Due to their size, tend to have smaller class sizes, which allows for more one-on-one contact between teachers and students. The smaller size of these colleges allows for a more personalized approach by instructors to help students develop skills and learn effectively. Average class sizes are around 30 students, and a senior seminar might count less than half a dozen students. These small class sizes give the students more opportunities to get to know their professors and classmates.
Students are not merely “another face in the crowd,” if you prefer a more intimate learning environment, small liberal arts colleges are definitely worth considering, due to their smaller class sizes and more personalized teaching.
5. Access to Professors
At larger colleges, the majority of the courses are taught by teaching assistants—often graduate students who have very little or limited teaching experience. This is not the case in these small colleges, where even introductory courses are taught by professors with vast teaching experience, allowing students to have a more comprehensive knowledge and understanding of the course content.
Since liberal arts schools are usually small and have smaller class sizes, you’ll have the opportunity to build relationships with your professors and learn from them in more depth. In addition, the low student-to-faculty ratios in small colleges provide students with more one-on-one time with professors, which will enable them to personalize their education.
6. Small Campus Communities
Larger colleges have less camaraderie because they have a large student population that is spread out over a large campus. Small, private liberal arts colleges are small enough that students can get to know a large proportion of the students, faculty, and staff. As a result, students have more opportunities for mentorship and professional networking.
Liberal arts colleges’ small size means that students often take part in community service projects or participate in extracurricular activities outside of their major. Student organizations on campus bring students together, which often leads to strong and long-lasting bonds between classmates and friends, which can make college feel a bit more like a small community.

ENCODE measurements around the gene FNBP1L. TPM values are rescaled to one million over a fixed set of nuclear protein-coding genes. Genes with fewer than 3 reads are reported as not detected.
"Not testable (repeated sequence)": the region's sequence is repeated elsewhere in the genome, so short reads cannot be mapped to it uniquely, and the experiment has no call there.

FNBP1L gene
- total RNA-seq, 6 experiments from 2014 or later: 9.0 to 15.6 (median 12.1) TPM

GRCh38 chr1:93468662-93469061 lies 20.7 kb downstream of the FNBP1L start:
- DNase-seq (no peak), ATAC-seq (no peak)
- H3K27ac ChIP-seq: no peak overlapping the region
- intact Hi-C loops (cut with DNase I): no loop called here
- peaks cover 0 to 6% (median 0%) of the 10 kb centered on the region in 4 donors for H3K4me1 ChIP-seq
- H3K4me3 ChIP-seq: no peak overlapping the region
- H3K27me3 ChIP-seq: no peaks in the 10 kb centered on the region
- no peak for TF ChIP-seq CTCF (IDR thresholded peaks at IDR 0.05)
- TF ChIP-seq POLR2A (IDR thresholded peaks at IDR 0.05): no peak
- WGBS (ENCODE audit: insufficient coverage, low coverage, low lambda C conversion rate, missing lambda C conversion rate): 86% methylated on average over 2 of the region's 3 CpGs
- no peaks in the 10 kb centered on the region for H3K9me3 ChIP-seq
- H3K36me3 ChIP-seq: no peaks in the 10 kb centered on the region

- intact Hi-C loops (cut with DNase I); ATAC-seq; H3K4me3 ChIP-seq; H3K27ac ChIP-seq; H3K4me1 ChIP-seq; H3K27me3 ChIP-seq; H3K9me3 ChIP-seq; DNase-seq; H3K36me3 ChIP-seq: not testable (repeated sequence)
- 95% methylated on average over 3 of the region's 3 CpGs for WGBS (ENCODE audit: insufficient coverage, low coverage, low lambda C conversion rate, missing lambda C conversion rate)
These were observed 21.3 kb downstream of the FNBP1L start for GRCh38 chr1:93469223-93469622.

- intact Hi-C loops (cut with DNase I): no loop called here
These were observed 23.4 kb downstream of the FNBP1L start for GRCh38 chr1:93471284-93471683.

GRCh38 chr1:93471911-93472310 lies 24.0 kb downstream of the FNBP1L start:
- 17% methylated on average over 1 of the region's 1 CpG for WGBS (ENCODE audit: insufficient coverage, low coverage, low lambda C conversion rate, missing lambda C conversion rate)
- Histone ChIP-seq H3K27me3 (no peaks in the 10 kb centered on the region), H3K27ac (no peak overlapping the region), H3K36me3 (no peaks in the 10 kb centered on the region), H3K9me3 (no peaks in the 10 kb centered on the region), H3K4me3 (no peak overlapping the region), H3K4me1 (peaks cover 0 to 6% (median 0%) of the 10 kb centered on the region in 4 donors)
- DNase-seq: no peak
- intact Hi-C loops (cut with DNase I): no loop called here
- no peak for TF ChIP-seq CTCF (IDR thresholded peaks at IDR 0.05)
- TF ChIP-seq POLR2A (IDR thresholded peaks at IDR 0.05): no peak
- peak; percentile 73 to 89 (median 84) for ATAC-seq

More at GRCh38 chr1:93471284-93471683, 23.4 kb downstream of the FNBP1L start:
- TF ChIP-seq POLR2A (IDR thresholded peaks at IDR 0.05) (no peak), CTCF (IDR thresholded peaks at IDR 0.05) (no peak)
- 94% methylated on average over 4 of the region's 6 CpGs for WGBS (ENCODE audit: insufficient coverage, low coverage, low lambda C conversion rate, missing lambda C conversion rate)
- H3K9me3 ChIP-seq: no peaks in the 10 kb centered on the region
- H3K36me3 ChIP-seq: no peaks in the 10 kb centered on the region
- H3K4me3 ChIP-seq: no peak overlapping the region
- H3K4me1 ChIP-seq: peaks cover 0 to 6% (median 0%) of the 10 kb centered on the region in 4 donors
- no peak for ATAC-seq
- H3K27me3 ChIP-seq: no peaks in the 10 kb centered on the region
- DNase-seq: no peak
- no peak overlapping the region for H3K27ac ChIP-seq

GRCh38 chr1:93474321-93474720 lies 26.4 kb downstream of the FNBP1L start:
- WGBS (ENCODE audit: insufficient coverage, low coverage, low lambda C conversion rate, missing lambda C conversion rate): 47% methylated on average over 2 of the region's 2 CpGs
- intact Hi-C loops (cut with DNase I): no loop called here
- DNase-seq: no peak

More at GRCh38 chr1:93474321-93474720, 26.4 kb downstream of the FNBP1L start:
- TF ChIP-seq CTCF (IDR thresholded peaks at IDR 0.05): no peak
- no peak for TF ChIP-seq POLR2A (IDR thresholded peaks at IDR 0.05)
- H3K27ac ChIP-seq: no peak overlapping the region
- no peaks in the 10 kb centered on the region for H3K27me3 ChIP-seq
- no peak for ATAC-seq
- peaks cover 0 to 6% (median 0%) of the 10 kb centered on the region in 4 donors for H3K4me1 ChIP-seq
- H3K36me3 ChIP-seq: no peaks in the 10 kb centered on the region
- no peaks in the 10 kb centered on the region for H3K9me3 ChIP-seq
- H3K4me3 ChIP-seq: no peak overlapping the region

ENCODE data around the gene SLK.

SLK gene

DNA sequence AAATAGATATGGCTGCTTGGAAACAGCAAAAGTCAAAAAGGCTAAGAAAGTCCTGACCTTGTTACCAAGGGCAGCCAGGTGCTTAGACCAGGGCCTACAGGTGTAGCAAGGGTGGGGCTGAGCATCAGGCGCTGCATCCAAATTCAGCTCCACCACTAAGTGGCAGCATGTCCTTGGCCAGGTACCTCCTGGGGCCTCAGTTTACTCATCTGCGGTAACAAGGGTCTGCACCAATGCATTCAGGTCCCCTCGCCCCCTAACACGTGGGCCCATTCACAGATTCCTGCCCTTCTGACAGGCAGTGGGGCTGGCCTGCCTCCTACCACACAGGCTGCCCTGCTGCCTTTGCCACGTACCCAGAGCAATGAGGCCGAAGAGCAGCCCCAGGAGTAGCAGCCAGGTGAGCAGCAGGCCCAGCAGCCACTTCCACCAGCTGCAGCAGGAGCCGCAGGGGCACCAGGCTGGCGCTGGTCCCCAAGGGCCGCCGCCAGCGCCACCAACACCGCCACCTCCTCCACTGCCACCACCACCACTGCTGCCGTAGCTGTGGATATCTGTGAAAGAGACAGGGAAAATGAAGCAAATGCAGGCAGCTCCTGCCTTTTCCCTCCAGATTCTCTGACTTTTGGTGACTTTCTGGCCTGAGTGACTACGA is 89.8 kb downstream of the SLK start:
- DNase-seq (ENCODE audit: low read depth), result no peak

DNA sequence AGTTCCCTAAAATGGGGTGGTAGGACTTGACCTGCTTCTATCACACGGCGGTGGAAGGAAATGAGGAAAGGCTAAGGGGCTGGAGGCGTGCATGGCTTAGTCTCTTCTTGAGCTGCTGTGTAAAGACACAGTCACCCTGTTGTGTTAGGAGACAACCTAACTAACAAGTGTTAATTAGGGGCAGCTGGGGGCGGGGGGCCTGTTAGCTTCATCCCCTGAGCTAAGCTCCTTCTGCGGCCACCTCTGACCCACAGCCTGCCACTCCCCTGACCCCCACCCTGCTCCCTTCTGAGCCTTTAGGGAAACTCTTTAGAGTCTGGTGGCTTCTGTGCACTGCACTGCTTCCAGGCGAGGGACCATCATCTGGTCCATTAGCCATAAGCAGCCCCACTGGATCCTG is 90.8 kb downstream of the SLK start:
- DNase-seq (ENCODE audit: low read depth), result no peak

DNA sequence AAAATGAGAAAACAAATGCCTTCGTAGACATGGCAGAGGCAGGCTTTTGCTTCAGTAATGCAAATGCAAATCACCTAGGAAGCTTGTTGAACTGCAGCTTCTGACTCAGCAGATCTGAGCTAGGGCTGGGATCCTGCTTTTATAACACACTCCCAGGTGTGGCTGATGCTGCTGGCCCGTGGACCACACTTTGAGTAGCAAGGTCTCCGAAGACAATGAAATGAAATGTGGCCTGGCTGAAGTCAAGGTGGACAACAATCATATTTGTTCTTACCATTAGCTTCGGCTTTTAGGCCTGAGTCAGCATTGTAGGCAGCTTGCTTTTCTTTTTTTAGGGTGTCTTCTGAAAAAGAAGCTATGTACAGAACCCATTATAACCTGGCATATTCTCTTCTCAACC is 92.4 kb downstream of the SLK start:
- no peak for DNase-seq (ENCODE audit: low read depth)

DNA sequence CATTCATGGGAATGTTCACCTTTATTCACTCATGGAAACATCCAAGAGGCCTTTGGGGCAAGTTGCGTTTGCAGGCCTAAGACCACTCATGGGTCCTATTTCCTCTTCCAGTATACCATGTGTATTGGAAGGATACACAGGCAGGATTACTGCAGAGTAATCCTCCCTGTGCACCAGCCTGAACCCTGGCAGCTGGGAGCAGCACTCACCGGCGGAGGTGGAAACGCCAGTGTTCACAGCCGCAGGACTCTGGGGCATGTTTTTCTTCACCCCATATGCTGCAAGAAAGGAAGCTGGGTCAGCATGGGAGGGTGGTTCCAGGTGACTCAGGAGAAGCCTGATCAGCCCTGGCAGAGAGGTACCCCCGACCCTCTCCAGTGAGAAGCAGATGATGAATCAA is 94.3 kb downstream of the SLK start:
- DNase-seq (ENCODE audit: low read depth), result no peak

7. Employers Value Liberal Arts Education
A liberal arts education is highly valuable in today’s job market. The broad range of skills in intellectual flexibility that small liberal arts colleges develop can make you a more competitive candidate. These skills are typically developed through an intimate in-class learning environment, as well as out-of-classroom activities such as volunteer work, internship, and community service.
The intimate learning environment of small colleges makes you more well-rounded as a candidate and also provides valuable skills that make you much more competitive in today’s job market.
8. Critical thinking
Small colleges are able to foster critical thinking through smaller classes that involve frequent classroom discussions, which avail students with the opportunity to communicate their thoughts and ideas, listen to others, and think critically. In larger colleges with large classes, lesions are usually delivered using a lecture-style mode limiting the students’ opportunity to express their thought and ideas and to think critically.
The smaller classes in small colleges also contribute to the development of critical thinking by providing students with opportunities to question the teacher’s assumptions or reasoning. In larger colleges, this is not as common because of the size of the classroom.
9. Preparation for Graduate School
Small colleges are also a good choice for students who plan to attend graduate school. Small colleges tend to prepare their students well for graduate-level education because they focus on thinking critically, writing papers, and class participation. Additionally, students have many more opportunities to engage in research activities as undergraduates.
10. More opportunities for leadership
Finally, attending a liberal arts college prepares students especially well for leadership positions. They provide many opportunities for community service, entrepreneurship, research, and public speaking. Due to the large organization and class sizes on some college campuses, students lack opportunities to take on leadership roles. A liberal arts education at a smaller school provides students with more opportunities to become leaders and community builders.
We highly recommend that you check out our other blogs on “Factors to Consider When Choosing a College”.